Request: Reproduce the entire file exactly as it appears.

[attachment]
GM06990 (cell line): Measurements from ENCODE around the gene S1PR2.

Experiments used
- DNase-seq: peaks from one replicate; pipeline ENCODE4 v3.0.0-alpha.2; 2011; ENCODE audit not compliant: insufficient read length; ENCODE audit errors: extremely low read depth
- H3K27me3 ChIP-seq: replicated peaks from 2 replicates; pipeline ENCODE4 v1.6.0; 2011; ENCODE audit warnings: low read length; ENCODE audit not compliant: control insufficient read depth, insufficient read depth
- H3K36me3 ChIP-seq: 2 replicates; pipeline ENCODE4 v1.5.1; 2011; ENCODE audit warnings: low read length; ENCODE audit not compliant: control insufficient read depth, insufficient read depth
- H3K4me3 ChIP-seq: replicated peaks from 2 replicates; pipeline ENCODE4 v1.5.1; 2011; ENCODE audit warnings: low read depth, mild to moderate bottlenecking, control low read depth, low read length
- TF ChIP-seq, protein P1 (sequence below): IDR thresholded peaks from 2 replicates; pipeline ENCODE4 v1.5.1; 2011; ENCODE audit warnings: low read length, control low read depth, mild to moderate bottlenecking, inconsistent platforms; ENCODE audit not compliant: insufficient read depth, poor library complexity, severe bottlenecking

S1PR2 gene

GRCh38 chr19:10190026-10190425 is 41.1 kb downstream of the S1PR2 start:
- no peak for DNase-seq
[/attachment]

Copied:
GM06990 (cell line): Measurements from ENCODE around the gene S1PR2.

Experiments used
- DNase-seq: peaks from one replicate; pipeline ENCODE4 v3.0.0-alpha.2; 2011; ENCODE audit not compliant: insufficient read length; ENCODE audit errors: extremely low read depth
- H3K27me3 ChIP-seq: replicated peaks from 2 replicates; pipeline ENCODE4 v1.6.0; 2011; ENCODE audit warnings: low read length; ENCODE audit not compliant: control insufficient read depth, insufficient read depth
- H3K36me3 ChIP-seq: 2 replicates; pipeline ENCODE4 v1.5.1; 2011; ENCODE audit warnings: low read length; ENCODE audit not compliant: control insufficient read depth, insufficient read depth
- H3K4me3 ChIP-seq: replicated peaks from 2 replicates; pipeline ENCODE4 v1.5.1; 2011; ENCODE audit warnings: low read depth, mild to moderate bottlenecking, control low read depth, low read length
- TF ChIP-seq, protein P1 (sequence below): IDR thresholded peaks from 2 replicates; pipeline ENCODE4 v1.5.1; 2011; ENCODE audit warnings: low read length, control low read depth, mild to moderate bottlenecking, inconsistent platforms; ENCODE audit not compliant: insufficient read depth, poor library complexity, severe bottlenecking

S1PR2 gene

GRCh38 chr19:10190026-10190425 is 41.1 kb downstream of the S1PR2 start:
- no peak for DNase-seq